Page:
I’m hearing a lot of talk about Owned, Bought (Paid) and Earned Media but what do these terms actually mean? Forrester have summarised each of these digital media types and their roles:
Understanding the differences between these media types and how best to apply them is important when developing a digital strategy.
Essentially, owned media are objects and channels that brands control in terms of design and content. Owned media examples are a brand’s websites, mobile sites, blogs and eDMs to their opt-in database; as well as partially owned channels such as Facebook pages, YouTube and Twitter accounts.
As brands look at options for directing traffic, the identification and creation of strategic landing pages within social hubs are being used as a bridge that connects social experiences to owned website pages containing more information.
The first step in effective social media strategies is to listen. By investing in research, brands can uncover locations where their communities are already active and from there build a strategy for where to establish social presences and the frequency, time and extent of engagements.
Bought (Paid) media is the exposure that brand’s purchase such as display ads (banners), paid search, and sponsorships. Bought media obviously has a role but it can at times be exaggerated by agencies who make money based on percentages of media spend. While some argue over the future and fate of digital advertising, it’s clear is that when combined with owned and earned media as part of a holistic digital strategy, online paid presences can raise awareness and benefit programs where experiences are measured and promoted through the click path.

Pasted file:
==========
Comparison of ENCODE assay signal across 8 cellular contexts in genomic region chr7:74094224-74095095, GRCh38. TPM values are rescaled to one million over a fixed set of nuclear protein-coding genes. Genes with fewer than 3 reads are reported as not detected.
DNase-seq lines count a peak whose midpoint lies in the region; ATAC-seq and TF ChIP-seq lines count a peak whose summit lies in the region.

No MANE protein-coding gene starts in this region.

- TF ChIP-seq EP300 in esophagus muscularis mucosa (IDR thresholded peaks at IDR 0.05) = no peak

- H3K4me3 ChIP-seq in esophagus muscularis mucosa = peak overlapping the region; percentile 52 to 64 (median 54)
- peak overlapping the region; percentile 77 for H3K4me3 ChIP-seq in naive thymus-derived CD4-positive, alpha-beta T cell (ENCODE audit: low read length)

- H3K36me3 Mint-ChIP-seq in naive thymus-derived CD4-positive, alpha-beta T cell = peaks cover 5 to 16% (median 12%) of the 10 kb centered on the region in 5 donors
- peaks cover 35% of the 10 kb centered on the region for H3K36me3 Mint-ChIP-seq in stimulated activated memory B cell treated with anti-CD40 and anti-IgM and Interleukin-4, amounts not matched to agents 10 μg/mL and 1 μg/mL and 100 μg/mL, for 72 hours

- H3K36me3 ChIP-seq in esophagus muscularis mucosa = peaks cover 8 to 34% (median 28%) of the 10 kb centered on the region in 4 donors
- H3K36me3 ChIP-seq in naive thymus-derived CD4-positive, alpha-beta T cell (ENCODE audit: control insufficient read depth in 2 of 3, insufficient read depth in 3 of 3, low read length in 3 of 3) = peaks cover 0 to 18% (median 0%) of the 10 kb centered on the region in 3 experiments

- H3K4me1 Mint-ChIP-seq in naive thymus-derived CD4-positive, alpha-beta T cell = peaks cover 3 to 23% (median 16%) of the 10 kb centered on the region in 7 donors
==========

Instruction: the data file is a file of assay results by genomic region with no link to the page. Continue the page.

Earned media is where a brand has done something so cool that people want to create their own content to tell others about it and so it is “earned”. Earned media is reflected in the tweets, status updates, blog posts, comments and ultimately actions of the brand’s community of consumers, peers, and influencers.
A misconception is that Earned media is about getting free media when budgets are tight. Earned media is a not free, you have to work for it. It is not necessarily a cheap option, and is more time-consuming than buying media with big networks. Consumers don’t trust advertising but they do trust peer recommendation, earned media is about communicating with consumers on their level and gaining trust based on genuine understanding.
While earned media is something that brands cannot control, it can however be influenced. Social influence marketing is a product that a number of agencies are now selling to incite viral and word-of-mouth activity. It can be tied to communications and public relations programs as that seek to gain the attention of journalists, bloggers, analysts, and influencers who can drive awareness and behavior.